The New York Times Paywall Has Been a Success

By Deane Barker on August 28, 2012

The New York Times Reports a Digital Success Story: This is both surprising and impressive.

The company has more than 530,000 paying subscribers for its digital editions, and it credits the plan with a consistent increase in circulation dollars. […] the paper will have more digital subscribers than print subs within a couple of years.

[…] that most of the digital subscribers to date seem to be new customers. So all of this is incremental revenue. That’s a best-case scenario for the paper.

Subscription revenue now surpasses advertising revenue:

At the company’s big three papers — the Times, International Herald Tribune, and Boston Globe — print and digital ad dollars dipped 6.6 percent to $220 million, while circulation revenue was up 8.3 percent to $233 million.

I have flirted with becoming a subscriber on several occasions.  These numbers may push me over the edge and make me take the plunge, but I can’t put my finger on why.  Did I just want to see if it would succeed?  Did I not want to be an early adopter if it didn’t?  Have the masses validated my desire?  I honestly don’t know.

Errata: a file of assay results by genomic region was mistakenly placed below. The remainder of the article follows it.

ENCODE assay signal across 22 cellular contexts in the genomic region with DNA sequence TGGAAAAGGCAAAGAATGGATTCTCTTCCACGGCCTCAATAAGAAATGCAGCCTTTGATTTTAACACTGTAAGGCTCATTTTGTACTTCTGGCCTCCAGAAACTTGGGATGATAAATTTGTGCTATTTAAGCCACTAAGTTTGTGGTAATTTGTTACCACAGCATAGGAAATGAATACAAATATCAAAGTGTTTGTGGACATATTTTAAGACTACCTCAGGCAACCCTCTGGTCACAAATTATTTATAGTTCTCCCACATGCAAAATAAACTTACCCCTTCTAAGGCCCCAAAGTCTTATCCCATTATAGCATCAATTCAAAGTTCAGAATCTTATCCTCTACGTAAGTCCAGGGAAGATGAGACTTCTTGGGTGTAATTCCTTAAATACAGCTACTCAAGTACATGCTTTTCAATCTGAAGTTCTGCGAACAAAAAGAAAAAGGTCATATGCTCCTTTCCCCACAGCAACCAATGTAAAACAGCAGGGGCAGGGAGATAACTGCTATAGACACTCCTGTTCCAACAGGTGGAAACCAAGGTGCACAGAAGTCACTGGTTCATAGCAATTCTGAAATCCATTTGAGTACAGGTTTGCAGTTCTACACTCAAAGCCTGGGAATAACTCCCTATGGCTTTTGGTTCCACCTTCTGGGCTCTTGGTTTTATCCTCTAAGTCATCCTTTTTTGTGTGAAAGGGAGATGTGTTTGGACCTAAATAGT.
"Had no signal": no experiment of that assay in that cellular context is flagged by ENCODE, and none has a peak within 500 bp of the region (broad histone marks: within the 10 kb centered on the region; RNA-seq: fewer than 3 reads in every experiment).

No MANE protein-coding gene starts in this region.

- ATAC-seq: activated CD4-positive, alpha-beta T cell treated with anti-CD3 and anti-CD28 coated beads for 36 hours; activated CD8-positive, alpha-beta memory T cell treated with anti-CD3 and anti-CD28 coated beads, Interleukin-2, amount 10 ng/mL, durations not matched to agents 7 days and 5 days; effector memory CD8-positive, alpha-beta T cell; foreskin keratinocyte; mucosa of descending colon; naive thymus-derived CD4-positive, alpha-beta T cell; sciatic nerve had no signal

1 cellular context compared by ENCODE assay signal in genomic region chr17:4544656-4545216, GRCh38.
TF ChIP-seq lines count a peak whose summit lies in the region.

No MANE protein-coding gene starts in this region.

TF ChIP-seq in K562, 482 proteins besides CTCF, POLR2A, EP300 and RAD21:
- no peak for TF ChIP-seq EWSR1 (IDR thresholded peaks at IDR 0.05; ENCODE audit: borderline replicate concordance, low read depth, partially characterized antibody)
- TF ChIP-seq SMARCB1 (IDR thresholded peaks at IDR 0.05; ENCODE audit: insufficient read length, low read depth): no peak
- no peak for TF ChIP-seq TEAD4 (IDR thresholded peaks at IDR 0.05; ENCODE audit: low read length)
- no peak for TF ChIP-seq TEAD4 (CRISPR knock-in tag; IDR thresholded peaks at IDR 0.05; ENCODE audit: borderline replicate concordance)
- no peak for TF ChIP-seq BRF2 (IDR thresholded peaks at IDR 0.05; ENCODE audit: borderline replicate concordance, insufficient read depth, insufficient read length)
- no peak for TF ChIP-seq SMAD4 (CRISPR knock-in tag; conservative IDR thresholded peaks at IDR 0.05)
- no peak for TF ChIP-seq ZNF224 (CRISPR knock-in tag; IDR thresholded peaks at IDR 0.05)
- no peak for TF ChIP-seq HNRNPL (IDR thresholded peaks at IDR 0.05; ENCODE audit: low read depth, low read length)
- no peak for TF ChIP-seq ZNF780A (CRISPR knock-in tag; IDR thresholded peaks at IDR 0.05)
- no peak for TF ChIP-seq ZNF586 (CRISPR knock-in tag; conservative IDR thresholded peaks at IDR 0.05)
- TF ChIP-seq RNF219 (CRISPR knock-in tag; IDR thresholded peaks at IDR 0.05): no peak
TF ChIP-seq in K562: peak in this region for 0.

Gadgetopia

Comments

  1. Well, their “paywall” is a cinch to get around: http://euri.ca/2011/03/get-around-new-york-times-20-article-limit/

    I don’t feel bad at all for using this since they’ve constructed their site in such a way that you don’t even need to be logged in to verify permission (which of course is so that links from google and twitter will always show the article.) I even saw another article where someone from NYT knew that such a workaround exists, but they were willing to deal with it since most computer users wouldn’t know better. But for those of us who do, the choice is clear: NYClean FTW.

  2. Then, if you think about it, it’s been doubly successful — people who were never inclined to pay for it can still read the content, and people who were inclined to pay for it will pay.

    Everyone wins.

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